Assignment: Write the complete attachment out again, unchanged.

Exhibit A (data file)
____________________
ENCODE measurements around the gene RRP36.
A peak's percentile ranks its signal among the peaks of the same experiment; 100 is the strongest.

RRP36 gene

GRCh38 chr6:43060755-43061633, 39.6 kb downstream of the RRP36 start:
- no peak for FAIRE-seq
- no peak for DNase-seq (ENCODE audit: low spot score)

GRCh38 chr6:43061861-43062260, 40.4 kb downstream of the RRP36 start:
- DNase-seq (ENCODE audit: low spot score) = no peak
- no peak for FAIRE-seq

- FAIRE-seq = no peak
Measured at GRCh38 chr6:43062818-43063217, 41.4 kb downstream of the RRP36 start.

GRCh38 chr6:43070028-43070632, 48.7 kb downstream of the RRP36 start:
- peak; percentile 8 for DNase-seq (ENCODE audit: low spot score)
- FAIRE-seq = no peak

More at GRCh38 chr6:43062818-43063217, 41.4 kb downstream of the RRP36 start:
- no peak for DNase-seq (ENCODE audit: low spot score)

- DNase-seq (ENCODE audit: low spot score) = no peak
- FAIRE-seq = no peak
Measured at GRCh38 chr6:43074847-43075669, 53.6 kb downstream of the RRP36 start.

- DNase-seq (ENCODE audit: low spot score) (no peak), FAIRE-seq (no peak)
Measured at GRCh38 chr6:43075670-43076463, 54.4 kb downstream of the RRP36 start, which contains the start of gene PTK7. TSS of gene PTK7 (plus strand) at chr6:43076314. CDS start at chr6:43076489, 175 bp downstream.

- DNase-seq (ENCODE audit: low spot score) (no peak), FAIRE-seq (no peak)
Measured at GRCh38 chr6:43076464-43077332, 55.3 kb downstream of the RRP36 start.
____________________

ENCODE measurements around the gene RRP36.
A peak's percentile ranks its signal among the peaks of the same experiment; 100 is the strongest.

RRP36 gene

GRCh38 chr6:43060755-43061633, 39.6 kb downstream of the RRP36 start:
- no peak for FAIRE-seq
- no peak for DNase-seq (ENCODE audit: low spot score)

GRCh38 chr6:43061861-43062260, 40.4 kb downstream of the RRP36 start:
- DNase-seq (ENCODE audit: low spot score) = no peak
- no peak for FAIRE-seq

- FAIRE-seq = no peak
Measured at GRCh38 chr6:43062818-43063217, 41.4 kb downstream of the RRP36 start.

GRCh38 chr6:43070028-43070632, 48.7 kb downstream of the RRP36 start:
- peak; percentile 8 for DNase-seq (ENCODE audit: low spot score)
- FAIRE-seq = no peak

More at GRCh38 chr6:43062818-43063217, 41.4 kb downstream of the RRP36 start:
- no peak for DNase-seq (ENCODE audit: low spot score)

- DNase-seq (ENCODE audit: low spot score) = no peak
- FAIRE-seq = no peak
Measured at GRCh38 chr6:43074847-43075669, 53.6 kb downstream of the RRP36 start.

- DNase-seq (ENCODE audit: low spot score) (no peak), FAIRE-seq (no peak)
Measured at GRCh38 chr6:43075670-43076463, 54.4 kb downstream of the RRP36 start, which contains the start of gene PTK7. TSS of gene PTK7 (plus strand) at chr6:43076314. CDS start at chr6:43076489, 175 bp downstream.

- DNase-seq (ENCODE audit: low spot score) (no peak), FAIRE-seq (no peak)
Measured at GRCh38 chr6:43076464-43077332, 55.3 kb downstream of the RRP36 start.